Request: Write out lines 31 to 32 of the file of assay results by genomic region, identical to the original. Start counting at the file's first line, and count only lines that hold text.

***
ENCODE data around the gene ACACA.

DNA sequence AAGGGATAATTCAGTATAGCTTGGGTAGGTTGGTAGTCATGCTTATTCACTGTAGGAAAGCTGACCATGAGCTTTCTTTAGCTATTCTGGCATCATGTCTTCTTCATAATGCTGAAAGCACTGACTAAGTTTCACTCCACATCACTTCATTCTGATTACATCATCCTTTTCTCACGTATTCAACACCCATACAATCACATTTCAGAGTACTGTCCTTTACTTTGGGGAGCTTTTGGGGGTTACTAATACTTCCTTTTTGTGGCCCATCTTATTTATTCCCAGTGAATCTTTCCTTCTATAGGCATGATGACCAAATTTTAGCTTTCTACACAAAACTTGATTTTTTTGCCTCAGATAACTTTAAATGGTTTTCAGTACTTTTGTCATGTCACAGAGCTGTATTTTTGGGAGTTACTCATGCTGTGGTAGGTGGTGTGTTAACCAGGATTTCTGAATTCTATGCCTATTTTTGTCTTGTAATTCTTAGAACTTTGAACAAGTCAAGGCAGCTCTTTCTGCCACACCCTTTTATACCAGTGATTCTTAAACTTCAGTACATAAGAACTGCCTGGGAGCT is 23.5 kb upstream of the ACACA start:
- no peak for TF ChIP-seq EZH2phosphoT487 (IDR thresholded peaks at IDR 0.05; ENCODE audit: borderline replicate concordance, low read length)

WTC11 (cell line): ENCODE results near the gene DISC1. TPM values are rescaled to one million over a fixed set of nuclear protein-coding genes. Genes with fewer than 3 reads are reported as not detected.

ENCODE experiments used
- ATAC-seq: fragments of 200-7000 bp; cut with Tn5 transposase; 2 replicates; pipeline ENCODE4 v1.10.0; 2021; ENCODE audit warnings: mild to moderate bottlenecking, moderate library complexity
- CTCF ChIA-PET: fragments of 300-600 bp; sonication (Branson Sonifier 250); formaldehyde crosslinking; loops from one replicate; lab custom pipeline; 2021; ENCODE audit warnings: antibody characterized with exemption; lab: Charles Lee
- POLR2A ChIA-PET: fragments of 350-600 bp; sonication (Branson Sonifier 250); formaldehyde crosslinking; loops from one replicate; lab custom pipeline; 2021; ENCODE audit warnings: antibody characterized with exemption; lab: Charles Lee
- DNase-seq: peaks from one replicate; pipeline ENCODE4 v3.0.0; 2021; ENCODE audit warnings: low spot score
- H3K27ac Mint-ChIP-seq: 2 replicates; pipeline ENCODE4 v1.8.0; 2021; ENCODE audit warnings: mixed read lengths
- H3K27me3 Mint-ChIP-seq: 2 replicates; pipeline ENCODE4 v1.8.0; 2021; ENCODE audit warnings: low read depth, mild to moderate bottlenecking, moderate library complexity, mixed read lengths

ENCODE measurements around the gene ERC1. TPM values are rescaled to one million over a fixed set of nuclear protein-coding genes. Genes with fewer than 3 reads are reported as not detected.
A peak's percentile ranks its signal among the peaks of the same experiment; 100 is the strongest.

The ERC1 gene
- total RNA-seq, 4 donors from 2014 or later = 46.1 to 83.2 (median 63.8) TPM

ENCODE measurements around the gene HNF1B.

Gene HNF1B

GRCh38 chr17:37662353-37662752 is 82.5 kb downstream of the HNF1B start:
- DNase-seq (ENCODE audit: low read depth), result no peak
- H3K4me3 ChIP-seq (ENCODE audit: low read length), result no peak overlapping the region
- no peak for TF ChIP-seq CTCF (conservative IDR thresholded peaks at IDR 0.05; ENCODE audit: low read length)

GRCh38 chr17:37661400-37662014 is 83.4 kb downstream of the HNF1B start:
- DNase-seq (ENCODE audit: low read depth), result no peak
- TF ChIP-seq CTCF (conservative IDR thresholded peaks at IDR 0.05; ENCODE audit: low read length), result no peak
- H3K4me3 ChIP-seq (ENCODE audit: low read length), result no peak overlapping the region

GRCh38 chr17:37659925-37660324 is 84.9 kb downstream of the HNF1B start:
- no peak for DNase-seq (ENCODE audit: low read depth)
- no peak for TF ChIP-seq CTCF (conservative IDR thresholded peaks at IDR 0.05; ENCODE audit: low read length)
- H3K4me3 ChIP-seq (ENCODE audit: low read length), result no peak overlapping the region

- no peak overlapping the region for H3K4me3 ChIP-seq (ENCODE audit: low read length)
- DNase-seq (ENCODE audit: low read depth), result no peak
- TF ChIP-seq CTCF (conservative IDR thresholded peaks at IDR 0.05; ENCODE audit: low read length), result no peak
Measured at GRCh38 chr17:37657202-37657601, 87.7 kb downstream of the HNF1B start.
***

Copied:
- DNase-seq (ENCODE audit: low read depth), result no peak
- TF ChIP-seq CTCF (conservative IDR thresholded peaks at IDR 0.05; ENCODE audit: low read length), result no peak